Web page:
During the period in which he was president of the Provisional Government, the measuresauthoritarian Deodoro da Fonseca drew the attention of certain political groups in Brazil, which mobilized to draft a new Constitution for the country. For this, a Constituent Assembly was formed.
This Constituent Assembly appointed five people responsible for drafting the new document. Once written, the new Constitution was revised by Rui Barbosa and sent to the Constituent Assembly for consideration. The new Constitution was approved on February 24, 1891 and replaced the Constitution (1824) of the Monarchy period.
THE Constitution of 1891 had as main points:
Republicanism: naturally republicanism was decreed as a form of government in Brazil;
presidentialism: the maximum head of the Executive would be the president elected in free and direct elections. The elected president would serve a 4-year term;
The three powers: Executive, Legislative and Judiciary. Furthermore, institutions of the monarchic period, such as the Moderating Power, were abolished;
For the Brazilian electoral system, the universal male suffrage for literate adults over 21 years of age. Women, illiterates and common soldiers were not entitled to vote;
Federalism: federalism was established as a form of government, which granted a lot of autonomy to the Brazilian states. It allowed states to make loans, organize their own military force, collect their own taxes, and so on.
After the promulgation of the new Constitution, indirect elections were held, which ratified Deodoro da Fonseca as Brazilian president and Floriano Peixoto as his vice president in February 1891. Marshal Deodoro da Fonseca kept his authoritarian posture, which caused the president to clash with Congress.
The dispute prompted the president to take more authoritarian measures (such as decreeing the closure of Congress) to bolster his power. However, opposition political groups reacted and forced the president to to waive on November 23, 1889. By law, it was necessary to hold new elections, since the president was not in office for two years (from the February 1891 elections), however, Floriano Peixoto took over as president Brazilian.
Government of Floriano Peixoto
Marshal Floriano Peixoto, the second president of Brazil*
The inauguration of Floriano Peixoto only happened because the Partido Republicano Paulista – the main political force in Brazil at the time – guaranteed the succession to Floriano. This happened because the Paulistas wanted to stabilize the republican regime and prevent the monarchists from taking power. Floriano's political vision, albeit moderate, aimed at a nation centered on a government headed by the military.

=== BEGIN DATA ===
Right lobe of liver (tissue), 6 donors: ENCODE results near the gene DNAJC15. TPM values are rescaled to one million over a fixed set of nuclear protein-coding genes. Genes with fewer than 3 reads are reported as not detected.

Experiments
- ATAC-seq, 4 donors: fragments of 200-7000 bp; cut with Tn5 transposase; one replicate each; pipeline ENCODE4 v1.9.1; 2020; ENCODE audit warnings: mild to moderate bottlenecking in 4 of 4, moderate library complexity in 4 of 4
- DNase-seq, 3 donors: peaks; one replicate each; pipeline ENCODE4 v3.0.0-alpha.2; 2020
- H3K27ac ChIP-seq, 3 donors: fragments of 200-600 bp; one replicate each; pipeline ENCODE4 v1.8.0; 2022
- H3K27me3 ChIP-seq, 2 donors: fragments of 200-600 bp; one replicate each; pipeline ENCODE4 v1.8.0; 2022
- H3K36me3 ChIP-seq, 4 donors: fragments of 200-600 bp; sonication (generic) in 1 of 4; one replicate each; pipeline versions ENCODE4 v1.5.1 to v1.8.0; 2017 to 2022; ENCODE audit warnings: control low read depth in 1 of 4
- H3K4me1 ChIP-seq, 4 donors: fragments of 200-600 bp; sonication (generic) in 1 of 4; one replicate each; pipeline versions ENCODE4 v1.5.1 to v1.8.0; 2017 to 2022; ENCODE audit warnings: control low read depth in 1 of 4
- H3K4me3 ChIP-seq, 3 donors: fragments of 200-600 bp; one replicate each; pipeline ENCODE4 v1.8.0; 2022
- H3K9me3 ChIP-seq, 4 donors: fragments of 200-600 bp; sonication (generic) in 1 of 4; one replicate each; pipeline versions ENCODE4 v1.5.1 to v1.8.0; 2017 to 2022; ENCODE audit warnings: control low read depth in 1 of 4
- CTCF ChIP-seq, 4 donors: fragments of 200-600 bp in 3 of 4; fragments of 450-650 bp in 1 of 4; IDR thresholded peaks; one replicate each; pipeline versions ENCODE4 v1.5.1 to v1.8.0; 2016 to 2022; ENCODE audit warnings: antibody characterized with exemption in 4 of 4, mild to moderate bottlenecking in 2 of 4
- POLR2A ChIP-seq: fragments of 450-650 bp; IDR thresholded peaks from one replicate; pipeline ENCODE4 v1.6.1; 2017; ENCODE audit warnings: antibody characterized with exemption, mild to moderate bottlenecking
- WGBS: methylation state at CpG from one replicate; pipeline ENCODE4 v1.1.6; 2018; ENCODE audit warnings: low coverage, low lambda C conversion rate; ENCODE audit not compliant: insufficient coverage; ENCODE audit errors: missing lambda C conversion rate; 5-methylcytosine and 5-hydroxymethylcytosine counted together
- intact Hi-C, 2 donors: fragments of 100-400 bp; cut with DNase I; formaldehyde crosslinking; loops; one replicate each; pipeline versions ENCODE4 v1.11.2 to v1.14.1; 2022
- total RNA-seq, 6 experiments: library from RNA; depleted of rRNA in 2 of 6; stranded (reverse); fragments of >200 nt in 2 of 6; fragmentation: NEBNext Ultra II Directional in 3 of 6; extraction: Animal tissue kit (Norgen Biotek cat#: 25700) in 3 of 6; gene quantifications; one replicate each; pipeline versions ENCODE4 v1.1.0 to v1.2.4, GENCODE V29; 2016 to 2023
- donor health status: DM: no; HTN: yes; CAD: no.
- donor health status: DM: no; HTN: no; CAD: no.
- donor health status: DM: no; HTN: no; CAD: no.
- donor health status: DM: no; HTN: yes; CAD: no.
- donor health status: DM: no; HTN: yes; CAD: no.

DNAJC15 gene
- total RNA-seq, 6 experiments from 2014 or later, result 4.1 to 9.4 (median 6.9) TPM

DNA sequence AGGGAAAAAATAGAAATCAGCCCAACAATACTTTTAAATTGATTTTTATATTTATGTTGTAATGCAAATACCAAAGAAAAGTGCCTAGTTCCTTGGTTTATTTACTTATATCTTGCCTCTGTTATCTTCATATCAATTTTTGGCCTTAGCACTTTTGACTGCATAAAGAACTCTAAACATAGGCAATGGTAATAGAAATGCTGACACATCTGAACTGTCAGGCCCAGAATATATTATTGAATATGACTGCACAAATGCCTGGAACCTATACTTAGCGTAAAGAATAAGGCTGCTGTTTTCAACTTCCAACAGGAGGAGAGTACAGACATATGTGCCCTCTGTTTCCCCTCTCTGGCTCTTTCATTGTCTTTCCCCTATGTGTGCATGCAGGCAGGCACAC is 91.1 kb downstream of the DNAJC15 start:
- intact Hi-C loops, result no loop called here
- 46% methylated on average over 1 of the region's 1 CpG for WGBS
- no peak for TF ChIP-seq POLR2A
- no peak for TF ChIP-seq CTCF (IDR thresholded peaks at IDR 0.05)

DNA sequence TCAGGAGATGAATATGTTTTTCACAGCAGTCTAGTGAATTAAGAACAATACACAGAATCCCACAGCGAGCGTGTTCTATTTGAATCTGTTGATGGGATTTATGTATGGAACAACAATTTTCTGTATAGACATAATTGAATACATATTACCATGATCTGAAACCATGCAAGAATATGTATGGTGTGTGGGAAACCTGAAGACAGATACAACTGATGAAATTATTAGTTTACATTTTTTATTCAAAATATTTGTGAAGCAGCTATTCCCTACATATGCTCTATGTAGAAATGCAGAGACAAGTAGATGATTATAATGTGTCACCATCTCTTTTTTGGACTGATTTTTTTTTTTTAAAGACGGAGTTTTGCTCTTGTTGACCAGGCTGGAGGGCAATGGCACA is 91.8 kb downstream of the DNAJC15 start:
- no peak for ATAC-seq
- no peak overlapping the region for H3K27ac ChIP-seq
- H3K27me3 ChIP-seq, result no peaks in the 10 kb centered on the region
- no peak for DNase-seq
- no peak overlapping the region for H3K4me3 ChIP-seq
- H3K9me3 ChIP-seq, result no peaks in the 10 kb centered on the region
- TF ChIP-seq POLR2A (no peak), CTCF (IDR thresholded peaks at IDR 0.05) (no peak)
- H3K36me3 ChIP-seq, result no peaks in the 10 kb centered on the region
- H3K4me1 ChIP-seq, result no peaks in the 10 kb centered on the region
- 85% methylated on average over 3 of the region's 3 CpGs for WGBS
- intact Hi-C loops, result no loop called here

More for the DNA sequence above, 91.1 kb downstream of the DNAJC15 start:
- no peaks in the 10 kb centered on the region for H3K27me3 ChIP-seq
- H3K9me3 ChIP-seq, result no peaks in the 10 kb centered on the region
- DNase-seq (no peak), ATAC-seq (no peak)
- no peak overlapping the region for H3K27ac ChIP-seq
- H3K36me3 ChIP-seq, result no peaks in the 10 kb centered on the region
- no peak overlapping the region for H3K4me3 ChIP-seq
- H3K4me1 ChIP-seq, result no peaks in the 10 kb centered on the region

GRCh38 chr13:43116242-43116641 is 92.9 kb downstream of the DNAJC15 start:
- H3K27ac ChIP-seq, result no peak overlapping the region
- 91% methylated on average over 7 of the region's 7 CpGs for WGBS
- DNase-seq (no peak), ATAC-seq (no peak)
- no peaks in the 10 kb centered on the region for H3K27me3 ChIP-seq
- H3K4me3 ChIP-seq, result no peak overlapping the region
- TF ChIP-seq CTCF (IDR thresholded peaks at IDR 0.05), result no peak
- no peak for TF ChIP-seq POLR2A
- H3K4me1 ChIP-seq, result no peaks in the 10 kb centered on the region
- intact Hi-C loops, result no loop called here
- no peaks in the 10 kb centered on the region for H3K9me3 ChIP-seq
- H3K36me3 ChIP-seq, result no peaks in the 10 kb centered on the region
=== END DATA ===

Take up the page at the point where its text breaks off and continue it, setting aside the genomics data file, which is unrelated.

During his term, two major rebellions took place in Brazil and put the republican order at risk. The actions taken by Floriano Peixoto in containing both movements earned him the nickname “marshaliniron”. These revolts were the Federalist Revolution and the Armada Revolt:
Federalist Revolution (1893-1895): it was a dispute between political groups for power in Rio Grande do Sul. The group that received opposition from the government was that of the liberals, who defended the implementation of parliamentarism in Brazil. The Federalist Revolution spread to Santa Catarina and Paraná and resulted in the death of 10,000 people, with the victory of the government-supported group, the Federalists.
Armada Revolt (1893-1894): the Revolt of the Armada was a rebellion of royalist groups in the Navy, who were trying to overthrow the Floriano government. The rebels invaded warships and opened fire on Rio de Janeiro. Later they joined the liberals of the Federalist Revolution in combats in Santa Catarina and Paraná. The defeat of the rebels definitely weakened monarchism in Brazil.
The government of Floriano Peixoto extended until 1894, when the transition to civil governments took place. São Paulo politician Prudente de Morais was elected president and began the period known as the Oligarchic Republic (1894-1930).
|1| SKIDMORE, Thomas E. A History of Brazil. Rio de Janeiro: Paz e Terra, 1998, p. 108.
*Image credits: Sergey Kohl and Shutterstock
By Daniel Neves
Graduated in History
Source: Brazil School - https://brasilescola.uol.com.br/historiab/republica-espada-1889-1894.htm